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Revitalizing Te Ika-a-Maui: Māori migration and the nation

Maui-Tikitiki-A-Taranga is more than simply a ‘mythic’ hero. For many he is a prominent figure in a long family line. The whakapapa that binds Māori to our tupuna is significant to the present and future, and carries with it the ‘ultimate expression’ of who we are. Maui has been described as ‘the most important culture hero in Māori mythology’, whose exploits and archetype provide precedents that Māori respond to in the present. The status of Maui within my own tribal boundaries is clear: ‘In accordance with the traditions and tikanga of Ngati Porou, we as People of this Land have been here since the beginning of time, or more aptly in the context of Aotearoa, since Maui fished up Te Ika-a-Maui (North Island). Maui-Tikitiki-a-Taranga is attributed with fishing up the North Island, raising it out of the depths of the sea, for successive generations of Māori to populate and cultivate.’ Maui’s waka, as Ngāti Porou uphold, is Nukutaimemeha, believed to be ‘cradled’ upon our ancestral mountain Hikurangi. However, there are other stories that recognize the waka as the South Island, with Stewart Island its anchor. These variations aside, the history remains a well-rehearsed one throughout the Māori world and in other parts of Polynesia.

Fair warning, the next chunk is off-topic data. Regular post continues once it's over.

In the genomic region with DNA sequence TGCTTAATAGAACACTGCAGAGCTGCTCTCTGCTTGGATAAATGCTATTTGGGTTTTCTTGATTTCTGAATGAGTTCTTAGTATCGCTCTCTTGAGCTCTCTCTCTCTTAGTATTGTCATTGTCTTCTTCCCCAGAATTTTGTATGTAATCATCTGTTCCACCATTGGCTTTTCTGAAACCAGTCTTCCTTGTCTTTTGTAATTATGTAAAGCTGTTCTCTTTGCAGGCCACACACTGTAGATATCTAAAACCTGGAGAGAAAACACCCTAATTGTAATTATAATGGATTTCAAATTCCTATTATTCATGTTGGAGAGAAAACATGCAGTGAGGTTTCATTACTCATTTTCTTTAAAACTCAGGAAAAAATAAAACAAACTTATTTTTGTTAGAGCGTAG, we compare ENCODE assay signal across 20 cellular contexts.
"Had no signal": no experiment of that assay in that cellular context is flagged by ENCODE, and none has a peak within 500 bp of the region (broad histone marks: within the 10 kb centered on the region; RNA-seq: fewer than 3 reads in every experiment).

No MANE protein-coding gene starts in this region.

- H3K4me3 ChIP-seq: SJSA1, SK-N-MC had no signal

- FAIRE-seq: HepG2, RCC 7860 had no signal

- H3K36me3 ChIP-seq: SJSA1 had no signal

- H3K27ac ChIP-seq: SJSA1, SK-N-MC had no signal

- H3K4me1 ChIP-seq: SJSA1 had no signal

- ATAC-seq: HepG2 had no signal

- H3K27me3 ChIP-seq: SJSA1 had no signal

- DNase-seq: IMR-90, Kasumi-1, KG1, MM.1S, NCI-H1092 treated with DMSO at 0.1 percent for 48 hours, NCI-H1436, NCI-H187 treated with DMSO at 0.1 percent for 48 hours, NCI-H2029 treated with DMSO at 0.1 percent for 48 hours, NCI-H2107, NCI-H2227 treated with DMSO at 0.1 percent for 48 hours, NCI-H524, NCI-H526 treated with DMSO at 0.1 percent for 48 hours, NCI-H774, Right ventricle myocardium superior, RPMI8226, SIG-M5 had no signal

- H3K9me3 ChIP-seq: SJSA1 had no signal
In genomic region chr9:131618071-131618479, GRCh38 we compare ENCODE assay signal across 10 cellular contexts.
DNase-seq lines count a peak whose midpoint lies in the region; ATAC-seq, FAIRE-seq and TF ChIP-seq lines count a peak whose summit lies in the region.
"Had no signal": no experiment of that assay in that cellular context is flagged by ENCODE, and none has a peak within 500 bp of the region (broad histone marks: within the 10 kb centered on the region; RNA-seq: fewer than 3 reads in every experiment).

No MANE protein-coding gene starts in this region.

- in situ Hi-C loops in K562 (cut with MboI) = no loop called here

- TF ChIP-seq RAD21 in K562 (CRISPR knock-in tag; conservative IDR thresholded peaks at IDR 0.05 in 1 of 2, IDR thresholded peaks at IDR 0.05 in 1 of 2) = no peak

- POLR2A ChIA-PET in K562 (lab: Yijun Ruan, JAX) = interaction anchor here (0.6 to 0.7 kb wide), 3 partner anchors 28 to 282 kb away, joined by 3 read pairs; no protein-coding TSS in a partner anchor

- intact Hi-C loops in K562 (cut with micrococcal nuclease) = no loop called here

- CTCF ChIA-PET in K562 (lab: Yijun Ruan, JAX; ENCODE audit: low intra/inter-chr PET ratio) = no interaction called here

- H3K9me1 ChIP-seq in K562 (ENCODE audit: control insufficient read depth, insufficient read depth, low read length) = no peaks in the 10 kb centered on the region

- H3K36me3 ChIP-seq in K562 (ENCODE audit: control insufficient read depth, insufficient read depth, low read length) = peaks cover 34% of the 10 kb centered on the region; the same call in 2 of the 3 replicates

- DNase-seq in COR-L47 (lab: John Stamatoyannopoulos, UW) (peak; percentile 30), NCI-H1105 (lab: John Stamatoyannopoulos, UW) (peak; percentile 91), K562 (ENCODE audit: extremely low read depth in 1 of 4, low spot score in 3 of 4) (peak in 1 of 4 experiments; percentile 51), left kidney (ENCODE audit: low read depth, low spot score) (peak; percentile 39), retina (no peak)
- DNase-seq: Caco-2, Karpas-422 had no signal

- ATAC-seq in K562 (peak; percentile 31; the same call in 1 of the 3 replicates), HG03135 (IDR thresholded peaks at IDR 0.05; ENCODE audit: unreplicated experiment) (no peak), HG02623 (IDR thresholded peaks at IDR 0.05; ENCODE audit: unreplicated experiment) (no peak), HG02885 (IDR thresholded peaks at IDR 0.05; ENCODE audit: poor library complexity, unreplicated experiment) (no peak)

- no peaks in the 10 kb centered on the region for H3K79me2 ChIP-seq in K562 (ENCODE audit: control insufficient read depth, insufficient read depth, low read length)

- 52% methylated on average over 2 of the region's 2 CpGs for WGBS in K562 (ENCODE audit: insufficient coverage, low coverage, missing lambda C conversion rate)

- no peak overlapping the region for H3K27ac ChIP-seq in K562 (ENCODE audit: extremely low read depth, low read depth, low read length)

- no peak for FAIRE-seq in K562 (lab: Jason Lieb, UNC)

Journal Article
Type of thesis
Mahuika, N. (2009). Revitalizing Te Ika-a-Maui: Māori migration and the nation. New Zealand Journal of History, 43(2), 133-149.
University of Auckland
This article has been published in the journal: New Zealand Journal of History. Used with permission.